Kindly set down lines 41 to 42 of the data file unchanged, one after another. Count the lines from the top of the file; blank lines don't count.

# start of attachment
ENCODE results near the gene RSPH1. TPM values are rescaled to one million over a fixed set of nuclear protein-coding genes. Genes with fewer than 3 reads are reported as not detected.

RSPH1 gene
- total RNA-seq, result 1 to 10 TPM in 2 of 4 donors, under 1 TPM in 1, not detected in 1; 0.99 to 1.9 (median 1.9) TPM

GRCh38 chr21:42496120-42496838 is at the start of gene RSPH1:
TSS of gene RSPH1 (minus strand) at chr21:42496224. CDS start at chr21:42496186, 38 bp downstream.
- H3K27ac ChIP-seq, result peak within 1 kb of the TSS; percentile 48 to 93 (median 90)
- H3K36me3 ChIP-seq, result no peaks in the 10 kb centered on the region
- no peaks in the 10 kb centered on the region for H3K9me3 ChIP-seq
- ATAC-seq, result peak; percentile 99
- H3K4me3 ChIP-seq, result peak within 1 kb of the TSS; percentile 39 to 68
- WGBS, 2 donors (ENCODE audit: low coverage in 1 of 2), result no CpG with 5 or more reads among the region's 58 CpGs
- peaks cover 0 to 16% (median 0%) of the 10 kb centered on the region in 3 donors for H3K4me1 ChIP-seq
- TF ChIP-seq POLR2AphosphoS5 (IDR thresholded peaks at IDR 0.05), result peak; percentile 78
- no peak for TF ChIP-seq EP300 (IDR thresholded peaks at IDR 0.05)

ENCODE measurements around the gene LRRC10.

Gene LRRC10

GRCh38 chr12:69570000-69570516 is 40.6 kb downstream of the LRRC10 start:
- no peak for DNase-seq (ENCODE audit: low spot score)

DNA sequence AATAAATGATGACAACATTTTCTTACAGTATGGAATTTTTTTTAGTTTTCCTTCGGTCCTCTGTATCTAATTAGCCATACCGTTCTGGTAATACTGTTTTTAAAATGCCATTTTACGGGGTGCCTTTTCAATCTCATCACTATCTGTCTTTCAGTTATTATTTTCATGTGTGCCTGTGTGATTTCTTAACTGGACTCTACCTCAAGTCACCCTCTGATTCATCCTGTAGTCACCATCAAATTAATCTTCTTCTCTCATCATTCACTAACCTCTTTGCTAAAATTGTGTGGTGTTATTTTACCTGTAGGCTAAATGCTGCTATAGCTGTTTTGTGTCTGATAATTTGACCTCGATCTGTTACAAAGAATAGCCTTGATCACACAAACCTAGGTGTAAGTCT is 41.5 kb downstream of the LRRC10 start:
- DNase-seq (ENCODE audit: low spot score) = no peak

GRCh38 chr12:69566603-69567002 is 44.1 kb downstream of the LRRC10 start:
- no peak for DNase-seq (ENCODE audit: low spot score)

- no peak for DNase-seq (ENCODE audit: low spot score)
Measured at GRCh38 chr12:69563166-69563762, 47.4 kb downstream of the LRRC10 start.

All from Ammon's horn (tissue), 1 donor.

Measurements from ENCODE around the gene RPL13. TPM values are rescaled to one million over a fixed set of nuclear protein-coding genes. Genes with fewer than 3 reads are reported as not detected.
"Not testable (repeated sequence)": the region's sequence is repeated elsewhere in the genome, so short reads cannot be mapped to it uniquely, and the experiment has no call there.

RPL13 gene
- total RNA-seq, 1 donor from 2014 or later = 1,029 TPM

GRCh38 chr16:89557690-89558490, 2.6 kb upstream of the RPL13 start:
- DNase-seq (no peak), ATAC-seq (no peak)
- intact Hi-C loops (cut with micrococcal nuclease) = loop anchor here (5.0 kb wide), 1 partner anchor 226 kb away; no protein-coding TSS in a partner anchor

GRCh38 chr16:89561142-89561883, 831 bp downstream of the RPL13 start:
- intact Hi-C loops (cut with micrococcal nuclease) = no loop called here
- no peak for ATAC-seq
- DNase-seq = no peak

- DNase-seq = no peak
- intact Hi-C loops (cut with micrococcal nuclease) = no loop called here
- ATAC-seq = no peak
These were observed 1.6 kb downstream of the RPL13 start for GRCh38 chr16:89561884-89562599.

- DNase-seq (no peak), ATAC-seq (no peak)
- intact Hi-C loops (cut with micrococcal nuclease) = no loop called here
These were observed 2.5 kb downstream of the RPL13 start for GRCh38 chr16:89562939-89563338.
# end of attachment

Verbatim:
- DNase-seq (no peak), ATAC-seq (no peak)
- intact Hi-C loops (cut with micrococcal nuclease) = no loop called here